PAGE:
|What would you do?||rideslikeagirl|
Jun 13, 2002 2:25 PM
|"LOS ANGELES, California (Reuters) -- MTV has been slapped with a $10 million lawsuit from a couple who say they were surprised by a fake corpse in their hotel room as part of a hidden-camera prank for a reality TV show.
James and Laurie Ann Ryan, of Washington, D.C., also named the Hard Rock Hotel in Las Vegas in the suit, which accuses the resort and the cable network of invasion of privacy, infliction of emotional distress and fraud, among other things, their attorney said on Wednesday.
The suit, originally filed in Los Angeles in April but gaining public attention this week after it was moved to federal court, said the couple became unwitting participants in a practical joke filmed for a series under development at MTV called "Harassment" while they were on vacation in January.
Upon entering the hotel room, the Ryans "discovered what appeared to be a dead human body covered and surrounded by blood, evidently the victim of a homicide," as hidden cameras recorded their shock, the suit says.
As the couple tried to flee, two actors posing as security guards blocked their way, and a third individual in the guise of a paramedic entered the room.
The show's host and co-producer, Ashton Kutcher, who has described the series in interviews as a "guerrilla-style Candid Camera," finally emerged to reveal the prank.
The Ryans were not amused. They are seeking $10 million in compensatory damages against MTV, the Hard Rock Hotel and Kutcher, who also is named in the suit, said their lawyer, Daniel Rozansky.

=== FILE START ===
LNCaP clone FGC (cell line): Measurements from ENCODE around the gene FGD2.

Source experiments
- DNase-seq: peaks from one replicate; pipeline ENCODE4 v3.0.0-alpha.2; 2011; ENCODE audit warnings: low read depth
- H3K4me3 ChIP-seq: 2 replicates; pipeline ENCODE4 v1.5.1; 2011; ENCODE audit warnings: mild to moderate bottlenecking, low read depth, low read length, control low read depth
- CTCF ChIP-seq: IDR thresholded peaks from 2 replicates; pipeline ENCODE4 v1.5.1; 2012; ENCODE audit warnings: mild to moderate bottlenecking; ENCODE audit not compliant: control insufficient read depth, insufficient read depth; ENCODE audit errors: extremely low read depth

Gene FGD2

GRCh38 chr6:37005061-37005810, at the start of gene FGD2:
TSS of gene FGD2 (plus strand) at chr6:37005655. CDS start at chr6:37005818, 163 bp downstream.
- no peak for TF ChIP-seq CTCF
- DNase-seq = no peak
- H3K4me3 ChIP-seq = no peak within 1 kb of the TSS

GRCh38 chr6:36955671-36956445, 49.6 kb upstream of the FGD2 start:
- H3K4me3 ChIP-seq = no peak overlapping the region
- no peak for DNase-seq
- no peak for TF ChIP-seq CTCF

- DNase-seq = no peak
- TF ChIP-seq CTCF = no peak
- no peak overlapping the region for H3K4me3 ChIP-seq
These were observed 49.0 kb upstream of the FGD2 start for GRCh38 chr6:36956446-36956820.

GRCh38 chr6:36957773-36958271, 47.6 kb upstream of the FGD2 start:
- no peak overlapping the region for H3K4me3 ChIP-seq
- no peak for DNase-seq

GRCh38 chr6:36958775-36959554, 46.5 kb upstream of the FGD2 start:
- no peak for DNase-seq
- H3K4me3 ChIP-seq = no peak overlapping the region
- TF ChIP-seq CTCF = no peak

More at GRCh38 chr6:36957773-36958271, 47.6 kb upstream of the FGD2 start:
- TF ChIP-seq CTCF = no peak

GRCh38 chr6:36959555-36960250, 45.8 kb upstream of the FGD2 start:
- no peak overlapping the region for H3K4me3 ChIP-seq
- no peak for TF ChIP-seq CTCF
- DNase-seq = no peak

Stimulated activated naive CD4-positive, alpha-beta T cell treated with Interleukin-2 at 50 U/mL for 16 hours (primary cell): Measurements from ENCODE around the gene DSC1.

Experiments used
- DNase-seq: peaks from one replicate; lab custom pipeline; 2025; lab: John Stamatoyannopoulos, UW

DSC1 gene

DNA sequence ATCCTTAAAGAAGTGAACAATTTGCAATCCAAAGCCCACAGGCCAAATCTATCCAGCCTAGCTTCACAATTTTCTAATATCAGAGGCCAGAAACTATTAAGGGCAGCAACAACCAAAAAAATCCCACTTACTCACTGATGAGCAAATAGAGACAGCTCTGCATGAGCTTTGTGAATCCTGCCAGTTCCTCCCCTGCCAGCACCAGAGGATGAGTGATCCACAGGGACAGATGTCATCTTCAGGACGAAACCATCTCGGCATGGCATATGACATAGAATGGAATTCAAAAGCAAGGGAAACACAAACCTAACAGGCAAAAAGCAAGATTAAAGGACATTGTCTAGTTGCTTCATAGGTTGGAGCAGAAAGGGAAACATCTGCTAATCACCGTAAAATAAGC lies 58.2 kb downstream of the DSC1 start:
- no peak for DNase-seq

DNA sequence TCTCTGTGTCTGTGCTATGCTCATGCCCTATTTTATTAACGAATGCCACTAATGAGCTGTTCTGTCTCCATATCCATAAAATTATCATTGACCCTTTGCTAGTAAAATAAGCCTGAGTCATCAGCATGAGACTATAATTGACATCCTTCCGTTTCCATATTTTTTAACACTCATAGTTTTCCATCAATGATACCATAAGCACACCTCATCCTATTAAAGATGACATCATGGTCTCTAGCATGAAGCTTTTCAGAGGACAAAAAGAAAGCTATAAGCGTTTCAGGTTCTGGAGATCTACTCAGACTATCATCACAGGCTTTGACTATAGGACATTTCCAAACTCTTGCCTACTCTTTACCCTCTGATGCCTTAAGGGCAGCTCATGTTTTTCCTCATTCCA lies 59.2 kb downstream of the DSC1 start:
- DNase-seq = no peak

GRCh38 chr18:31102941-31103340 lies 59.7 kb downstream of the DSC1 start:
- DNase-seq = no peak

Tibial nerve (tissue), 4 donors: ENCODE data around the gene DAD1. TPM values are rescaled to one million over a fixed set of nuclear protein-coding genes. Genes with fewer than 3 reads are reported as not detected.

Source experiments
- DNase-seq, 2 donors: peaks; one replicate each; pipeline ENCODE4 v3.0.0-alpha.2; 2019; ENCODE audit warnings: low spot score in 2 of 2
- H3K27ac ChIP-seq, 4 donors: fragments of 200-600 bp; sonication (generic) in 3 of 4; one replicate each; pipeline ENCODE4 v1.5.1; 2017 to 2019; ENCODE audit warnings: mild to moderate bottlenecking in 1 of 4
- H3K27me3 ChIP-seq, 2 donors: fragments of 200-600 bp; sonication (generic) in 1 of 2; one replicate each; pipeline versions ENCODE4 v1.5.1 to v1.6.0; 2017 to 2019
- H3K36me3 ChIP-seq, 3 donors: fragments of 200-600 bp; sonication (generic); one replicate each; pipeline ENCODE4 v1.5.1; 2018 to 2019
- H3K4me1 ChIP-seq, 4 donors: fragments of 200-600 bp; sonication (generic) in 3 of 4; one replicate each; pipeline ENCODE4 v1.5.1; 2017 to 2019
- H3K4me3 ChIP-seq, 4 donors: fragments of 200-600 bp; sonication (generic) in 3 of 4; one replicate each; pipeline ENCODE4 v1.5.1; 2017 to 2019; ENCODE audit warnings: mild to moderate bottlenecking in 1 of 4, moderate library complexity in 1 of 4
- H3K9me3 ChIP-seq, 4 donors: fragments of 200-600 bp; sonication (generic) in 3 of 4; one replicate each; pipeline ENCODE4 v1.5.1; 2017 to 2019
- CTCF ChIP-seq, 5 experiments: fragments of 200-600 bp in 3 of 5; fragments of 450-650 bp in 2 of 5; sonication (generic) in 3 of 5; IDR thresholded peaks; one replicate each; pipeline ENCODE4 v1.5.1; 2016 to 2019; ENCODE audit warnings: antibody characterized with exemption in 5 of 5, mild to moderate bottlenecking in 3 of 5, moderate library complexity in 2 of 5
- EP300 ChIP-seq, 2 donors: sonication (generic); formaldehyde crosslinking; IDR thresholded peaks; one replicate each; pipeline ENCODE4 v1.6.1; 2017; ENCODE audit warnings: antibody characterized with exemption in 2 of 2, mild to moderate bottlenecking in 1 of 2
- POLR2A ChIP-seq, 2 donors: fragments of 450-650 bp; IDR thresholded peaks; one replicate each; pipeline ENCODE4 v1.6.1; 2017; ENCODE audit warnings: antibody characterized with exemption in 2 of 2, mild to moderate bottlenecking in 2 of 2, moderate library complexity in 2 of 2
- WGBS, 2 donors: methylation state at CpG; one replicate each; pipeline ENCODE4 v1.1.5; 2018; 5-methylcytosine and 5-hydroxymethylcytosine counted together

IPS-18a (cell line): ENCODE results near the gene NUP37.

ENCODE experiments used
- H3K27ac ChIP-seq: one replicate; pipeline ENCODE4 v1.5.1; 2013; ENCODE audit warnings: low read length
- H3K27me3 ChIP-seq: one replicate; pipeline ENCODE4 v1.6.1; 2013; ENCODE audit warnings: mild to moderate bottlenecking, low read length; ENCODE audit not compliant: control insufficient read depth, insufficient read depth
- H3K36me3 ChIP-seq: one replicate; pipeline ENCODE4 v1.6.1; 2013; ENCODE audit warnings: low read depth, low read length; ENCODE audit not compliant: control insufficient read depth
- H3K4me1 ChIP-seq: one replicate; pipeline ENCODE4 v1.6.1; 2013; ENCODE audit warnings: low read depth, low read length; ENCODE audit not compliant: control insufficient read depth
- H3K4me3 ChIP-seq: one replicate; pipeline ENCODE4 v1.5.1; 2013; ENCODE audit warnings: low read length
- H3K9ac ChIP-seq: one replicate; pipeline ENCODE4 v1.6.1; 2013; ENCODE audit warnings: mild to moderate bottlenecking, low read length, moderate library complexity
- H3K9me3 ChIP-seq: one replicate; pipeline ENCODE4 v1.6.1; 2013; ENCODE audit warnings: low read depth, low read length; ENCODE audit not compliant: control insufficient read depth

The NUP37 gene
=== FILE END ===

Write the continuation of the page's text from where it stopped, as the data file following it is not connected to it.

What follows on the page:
Both the cable network, which is owned by Viacom Inc., and the privately owned hotel declined to comment on the case.
An MTV spokeswoman said the incident in question was filmed as part of a pilot episode for "Harassment," which has not aired. She said the future status of the program is uncertain.
"Harassment" is not the first reality show to land MTV in legal trouble. Two teenage girls sued the network in April, 2001 after they were sprayed with human excrement by performers billed as the "Shower Rangers" during the taping of a program called "Dude, This Sucks."
MTV apologized for the incident and promised never to air footage of the incident. That suit remains in litigation, the girls' high-profile Los Angeles attorney Gloria Allred told Reuters. "
I think I'd be pretty freaked out - but $10 million dollars? Really?
|It is a ridiculous amount however..........||Len J|
Jun 13, 2002 4:03 PM
|the only way you stop crap like this is to make sure it hurts. The way these things work is that when and if there is a big settlement (Or award) the majority of it is paid for by insurance, the insurance companies then force behavior changes based on either what they require in order to insure (or what things they won't insure (exclusions))or by dramatically increasing the cost of insurance. Either way, the behavior stops (or is reduced dramatically).
This is the only thing that some people understand.
Worse thing is that MTV is getting some great publicity for their target audience (Who I would bet loves this stuff). For all we know the whole thing might be a publicity stunt.